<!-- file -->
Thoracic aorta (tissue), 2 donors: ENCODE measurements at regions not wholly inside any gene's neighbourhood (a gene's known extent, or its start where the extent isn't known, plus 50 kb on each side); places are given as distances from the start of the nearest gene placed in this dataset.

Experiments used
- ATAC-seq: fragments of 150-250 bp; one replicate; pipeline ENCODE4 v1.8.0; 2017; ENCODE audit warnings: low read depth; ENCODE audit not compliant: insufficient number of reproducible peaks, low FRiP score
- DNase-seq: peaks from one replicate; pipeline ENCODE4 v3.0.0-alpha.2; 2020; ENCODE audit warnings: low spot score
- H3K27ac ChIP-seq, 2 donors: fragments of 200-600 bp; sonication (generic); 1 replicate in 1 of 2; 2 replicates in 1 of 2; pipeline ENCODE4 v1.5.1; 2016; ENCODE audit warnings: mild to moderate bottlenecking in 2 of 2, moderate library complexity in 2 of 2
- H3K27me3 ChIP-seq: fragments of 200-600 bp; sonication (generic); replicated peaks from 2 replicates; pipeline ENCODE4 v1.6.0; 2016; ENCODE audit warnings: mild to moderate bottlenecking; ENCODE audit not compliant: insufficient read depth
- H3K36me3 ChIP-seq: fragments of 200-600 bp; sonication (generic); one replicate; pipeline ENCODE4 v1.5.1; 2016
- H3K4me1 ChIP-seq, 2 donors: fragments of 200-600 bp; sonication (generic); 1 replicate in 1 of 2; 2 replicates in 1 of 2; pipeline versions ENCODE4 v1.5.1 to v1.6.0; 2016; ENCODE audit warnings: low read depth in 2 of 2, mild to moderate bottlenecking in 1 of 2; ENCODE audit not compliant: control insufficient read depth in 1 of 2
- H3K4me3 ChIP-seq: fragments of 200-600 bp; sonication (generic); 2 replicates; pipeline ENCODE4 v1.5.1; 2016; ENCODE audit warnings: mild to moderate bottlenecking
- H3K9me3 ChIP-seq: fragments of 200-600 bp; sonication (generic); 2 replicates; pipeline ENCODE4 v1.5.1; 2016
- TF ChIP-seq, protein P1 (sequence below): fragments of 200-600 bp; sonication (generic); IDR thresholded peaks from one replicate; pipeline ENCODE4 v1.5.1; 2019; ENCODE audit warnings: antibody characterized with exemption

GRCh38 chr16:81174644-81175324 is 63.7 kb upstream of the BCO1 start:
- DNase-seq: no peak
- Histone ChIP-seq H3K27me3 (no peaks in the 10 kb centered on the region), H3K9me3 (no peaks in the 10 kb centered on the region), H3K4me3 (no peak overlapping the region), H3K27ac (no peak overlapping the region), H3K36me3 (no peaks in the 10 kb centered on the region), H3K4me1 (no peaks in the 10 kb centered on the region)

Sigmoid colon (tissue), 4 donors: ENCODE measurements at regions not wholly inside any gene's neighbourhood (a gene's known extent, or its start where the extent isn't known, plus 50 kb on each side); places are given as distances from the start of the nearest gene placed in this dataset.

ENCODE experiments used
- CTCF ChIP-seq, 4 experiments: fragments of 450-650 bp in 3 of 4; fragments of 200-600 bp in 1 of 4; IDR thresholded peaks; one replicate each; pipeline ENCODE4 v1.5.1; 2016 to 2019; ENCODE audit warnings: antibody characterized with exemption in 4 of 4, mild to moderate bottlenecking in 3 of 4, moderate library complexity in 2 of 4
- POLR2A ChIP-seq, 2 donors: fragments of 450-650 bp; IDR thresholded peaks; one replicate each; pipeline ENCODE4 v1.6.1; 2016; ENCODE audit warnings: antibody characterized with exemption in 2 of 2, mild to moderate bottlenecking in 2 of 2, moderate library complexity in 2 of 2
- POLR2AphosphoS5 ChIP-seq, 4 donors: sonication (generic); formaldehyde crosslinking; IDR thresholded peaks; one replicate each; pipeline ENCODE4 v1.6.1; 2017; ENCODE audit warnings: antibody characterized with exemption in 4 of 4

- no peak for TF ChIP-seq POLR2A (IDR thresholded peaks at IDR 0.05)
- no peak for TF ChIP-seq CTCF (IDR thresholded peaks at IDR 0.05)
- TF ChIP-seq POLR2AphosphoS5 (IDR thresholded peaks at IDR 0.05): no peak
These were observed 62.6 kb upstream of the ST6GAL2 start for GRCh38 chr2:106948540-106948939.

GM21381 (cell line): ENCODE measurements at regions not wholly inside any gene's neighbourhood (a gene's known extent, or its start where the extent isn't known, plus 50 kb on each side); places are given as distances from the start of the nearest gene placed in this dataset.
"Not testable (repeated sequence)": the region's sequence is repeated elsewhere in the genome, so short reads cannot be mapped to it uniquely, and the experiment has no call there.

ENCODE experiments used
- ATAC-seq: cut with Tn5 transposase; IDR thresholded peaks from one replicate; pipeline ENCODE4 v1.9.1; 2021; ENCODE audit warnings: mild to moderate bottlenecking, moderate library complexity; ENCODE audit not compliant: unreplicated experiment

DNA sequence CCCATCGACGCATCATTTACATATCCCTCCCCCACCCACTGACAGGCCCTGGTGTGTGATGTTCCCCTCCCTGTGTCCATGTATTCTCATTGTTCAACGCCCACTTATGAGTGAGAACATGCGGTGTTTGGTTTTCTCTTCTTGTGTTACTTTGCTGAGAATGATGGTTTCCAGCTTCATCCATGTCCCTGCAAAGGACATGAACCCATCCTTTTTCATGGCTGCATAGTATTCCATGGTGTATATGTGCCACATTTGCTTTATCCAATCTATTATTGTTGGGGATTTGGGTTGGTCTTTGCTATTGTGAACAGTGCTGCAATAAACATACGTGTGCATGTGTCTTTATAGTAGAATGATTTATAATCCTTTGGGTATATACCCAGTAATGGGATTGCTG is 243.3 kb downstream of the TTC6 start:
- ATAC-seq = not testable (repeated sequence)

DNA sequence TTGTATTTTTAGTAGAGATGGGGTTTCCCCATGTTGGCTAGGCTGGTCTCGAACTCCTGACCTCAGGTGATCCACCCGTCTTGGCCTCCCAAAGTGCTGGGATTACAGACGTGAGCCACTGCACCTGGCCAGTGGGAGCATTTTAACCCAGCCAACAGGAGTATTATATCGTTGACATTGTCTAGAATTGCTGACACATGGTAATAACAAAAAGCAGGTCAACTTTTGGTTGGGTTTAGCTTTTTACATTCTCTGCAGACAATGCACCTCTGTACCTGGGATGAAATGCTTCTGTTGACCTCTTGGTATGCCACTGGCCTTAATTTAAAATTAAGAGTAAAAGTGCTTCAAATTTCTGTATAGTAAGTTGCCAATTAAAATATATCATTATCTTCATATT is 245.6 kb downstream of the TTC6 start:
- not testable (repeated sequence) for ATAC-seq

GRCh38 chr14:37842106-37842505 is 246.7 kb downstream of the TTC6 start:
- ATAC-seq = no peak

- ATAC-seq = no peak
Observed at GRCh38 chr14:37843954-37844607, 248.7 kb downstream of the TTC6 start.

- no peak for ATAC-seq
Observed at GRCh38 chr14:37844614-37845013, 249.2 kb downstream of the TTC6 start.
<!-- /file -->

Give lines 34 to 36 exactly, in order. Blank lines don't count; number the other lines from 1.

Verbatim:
- ATAC-seq = no peak
Observed at GRCh38 chr14:37843954-37844607, 248.7 kb downstream of the TTC6 start.

- no peak for ATAC-seq